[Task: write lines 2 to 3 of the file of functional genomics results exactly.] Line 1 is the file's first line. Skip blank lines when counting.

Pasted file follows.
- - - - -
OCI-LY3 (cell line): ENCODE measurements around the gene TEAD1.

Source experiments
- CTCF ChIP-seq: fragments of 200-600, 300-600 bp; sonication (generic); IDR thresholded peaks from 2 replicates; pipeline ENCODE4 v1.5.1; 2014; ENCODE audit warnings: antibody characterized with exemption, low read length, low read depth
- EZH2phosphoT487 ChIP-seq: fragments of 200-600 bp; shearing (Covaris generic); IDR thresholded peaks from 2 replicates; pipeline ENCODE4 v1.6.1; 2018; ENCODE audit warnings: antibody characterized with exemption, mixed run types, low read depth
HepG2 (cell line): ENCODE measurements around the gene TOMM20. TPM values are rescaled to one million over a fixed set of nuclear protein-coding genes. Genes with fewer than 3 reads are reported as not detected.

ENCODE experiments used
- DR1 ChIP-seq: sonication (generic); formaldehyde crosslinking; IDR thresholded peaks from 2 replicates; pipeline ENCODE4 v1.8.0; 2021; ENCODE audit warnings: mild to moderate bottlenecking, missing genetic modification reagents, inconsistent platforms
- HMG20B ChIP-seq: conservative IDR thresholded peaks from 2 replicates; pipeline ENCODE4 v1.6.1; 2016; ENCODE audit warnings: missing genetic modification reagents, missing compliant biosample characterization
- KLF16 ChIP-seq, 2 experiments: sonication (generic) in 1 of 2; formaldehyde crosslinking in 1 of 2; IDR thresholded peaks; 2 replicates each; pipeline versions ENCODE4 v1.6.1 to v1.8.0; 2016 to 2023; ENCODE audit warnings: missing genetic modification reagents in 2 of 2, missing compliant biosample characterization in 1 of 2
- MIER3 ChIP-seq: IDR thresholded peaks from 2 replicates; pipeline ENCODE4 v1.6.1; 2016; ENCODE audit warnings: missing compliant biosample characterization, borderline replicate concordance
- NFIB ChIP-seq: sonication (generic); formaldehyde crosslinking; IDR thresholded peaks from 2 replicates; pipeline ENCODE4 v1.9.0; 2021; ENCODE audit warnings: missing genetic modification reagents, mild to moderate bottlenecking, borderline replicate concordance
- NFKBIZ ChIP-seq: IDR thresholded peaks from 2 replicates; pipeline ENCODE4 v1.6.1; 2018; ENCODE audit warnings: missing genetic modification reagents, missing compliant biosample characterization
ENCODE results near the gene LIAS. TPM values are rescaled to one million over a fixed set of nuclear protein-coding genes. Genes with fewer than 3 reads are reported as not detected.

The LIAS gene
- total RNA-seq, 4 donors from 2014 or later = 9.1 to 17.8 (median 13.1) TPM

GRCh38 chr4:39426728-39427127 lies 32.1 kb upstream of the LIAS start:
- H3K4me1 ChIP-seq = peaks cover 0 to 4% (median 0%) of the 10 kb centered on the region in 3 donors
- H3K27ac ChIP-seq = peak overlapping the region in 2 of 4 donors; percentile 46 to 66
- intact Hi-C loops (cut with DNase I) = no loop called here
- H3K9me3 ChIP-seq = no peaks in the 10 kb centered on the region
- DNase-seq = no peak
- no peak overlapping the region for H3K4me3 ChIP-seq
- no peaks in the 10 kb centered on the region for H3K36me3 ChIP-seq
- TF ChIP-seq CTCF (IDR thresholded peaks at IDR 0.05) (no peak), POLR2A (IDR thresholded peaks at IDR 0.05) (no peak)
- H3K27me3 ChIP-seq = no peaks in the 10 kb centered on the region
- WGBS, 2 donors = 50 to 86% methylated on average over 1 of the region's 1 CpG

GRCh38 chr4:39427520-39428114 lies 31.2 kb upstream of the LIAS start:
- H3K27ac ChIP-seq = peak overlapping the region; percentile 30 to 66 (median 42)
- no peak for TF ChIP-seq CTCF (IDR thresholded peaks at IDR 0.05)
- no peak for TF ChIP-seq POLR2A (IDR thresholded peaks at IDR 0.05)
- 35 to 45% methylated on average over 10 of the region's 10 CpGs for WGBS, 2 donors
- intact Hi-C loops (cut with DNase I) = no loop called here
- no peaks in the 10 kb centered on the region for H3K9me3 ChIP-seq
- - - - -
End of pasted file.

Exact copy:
Source experiments
- CTCF ChIP-seq: fragments of 200-600, 300-600 bp; sonication (generic); IDR thresholded peaks from 2 replicates; pipeline ENCODE4 v1.5.1; 2014; ENCODE audit warnings: antibody characterized with exemption, low read length, low read depth